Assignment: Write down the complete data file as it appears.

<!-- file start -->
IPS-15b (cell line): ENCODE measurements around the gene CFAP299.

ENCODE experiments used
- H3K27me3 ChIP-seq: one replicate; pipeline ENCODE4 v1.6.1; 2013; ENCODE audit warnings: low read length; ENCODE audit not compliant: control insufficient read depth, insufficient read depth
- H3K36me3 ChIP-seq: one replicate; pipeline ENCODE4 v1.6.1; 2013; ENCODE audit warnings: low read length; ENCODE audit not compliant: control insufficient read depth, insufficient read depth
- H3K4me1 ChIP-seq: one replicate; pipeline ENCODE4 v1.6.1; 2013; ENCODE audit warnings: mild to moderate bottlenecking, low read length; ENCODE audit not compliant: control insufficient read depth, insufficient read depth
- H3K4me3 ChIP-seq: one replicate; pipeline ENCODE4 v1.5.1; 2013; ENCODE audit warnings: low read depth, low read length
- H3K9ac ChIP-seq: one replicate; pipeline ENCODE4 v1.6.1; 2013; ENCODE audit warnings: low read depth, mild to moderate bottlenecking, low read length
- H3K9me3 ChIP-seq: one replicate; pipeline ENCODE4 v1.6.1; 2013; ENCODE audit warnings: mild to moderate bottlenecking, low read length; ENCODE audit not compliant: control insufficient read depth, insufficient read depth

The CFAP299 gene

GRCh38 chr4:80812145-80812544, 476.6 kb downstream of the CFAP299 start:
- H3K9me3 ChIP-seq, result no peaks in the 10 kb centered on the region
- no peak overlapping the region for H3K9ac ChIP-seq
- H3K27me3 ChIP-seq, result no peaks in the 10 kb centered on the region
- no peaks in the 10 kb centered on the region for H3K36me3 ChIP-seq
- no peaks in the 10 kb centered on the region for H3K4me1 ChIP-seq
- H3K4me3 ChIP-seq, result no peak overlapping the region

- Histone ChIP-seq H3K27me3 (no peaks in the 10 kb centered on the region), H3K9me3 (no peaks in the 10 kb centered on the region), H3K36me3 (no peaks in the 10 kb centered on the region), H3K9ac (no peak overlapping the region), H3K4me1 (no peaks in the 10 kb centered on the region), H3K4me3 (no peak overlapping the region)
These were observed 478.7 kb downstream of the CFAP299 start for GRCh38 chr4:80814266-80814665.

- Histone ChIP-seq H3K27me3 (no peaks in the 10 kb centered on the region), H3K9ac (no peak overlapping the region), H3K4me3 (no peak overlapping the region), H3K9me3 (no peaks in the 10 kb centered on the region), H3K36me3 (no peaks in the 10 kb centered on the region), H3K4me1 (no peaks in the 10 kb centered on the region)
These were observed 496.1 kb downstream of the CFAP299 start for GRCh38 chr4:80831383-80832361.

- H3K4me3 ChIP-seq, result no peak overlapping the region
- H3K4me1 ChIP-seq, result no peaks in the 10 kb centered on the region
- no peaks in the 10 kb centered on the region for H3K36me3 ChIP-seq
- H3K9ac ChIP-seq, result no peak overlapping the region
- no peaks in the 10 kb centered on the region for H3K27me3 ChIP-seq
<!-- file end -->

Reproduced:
IPS-15b (cell line): ENCODE measurements around the gene CFAP299.

ENCODE experiments used
- H3K27me3 ChIP-seq: one replicate; pipeline ENCODE4 v1.6.1; 2013; ENCODE audit warnings: low read length; ENCODE audit not compliant: control insufficient read depth, insufficient read depth
- H3K36me3 ChIP-seq: one replicate; pipeline ENCODE4 v1.6.1; 2013; ENCODE audit warnings: low read length; ENCODE audit not compliant: control insufficient read depth, insufficient read depth
- H3K4me1 ChIP-seq: one replicate; pipeline ENCODE4 v1.6.1; 2013; ENCODE audit warnings: mild to moderate bottlenecking, low read length; ENCODE audit not compliant: control insufficient read depth, insufficient read depth
- H3K4me3 ChIP-seq: one replicate; pipeline ENCODE4 v1.5.1; 2013; ENCODE audit warnings: low read depth, low read length
- H3K9ac ChIP-seq: one replicate; pipeline ENCODE4 v1.6.1; 2013; ENCODE audit warnings: low read depth, mild to moderate bottlenecking, low read length
- H3K9me3 ChIP-seq: one replicate; pipeline ENCODE4 v1.6.1; 2013; ENCODE audit warnings: mild to moderate bottlenecking, low read length; ENCODE audit not compliant: control insufficient read depth, insufficient read depth

The CFAP299 gene

GRCh38 chr4:80812145-80812544, 476.6 kb downstream of the CFAP299 start:
- H3K9me3 ChIP-seq, result no peaks in the 10 kb centered on the region
- no peak overlapping the region for H3K9ac ChIP-seq
- H3K27me3 ChIP-seq, result no peaks in the 10 kb centered on the region
- no peaks in the 10 kb centered on the region for H3K36me3 ChIP-seq
- no peaks in the 10 kb centered on the region for H3K4me1 ChIP-seq
- H3K4me3 ChIP-seq, result no peak overlapping the region

- Histone ChIP-seq H3K27me3 (no peaks in the 10 kb centered on the region), H3K9me3 (no peaks in the 10 kb centered on the region), H3K36me3 (no peaks in the 10 kb centered on the region), H3K9ac (no peak overlapping the region), H3K4me1 (no peaks in the 10 kb centered on the region), H3K4me3 (no peak overlapping the region)
These were observed 478.7 kb downstream of the CFAP299 start for GRCh38 chr4:80814266-80814665.

- Histone ChIP-seq H3K27me3 (no peaks in the 10 kb centered on the region), H3K9ac (no peak overlapping the region), H3K4me3 (no peak overlapping the region), H3K9me3 (no peaks in the 10 kb centered on the region), H3K36me3 (no peaks in the 10 kb centered on the region), H3K4me1 (no peaks in the 10 kb centered on the region)
These were observed 496.1 kb downstream of the CFAP299 start for GRCh38 chr4:80831383-80832361.

- H3K4me3 ChIP-seq, result no peak overlapping the region
- H3K4me1 ChIP-seq, result no peaks in the 10 kb centered on the region
- no peaks in the 10 kb centered on the region for H3K36me3 ChIP-seq
- H3K9ac ChIP-seq, result no peak overlapping the region
- no peaks in the 10 kb centered on the region for H3K27me3 ChIP-seq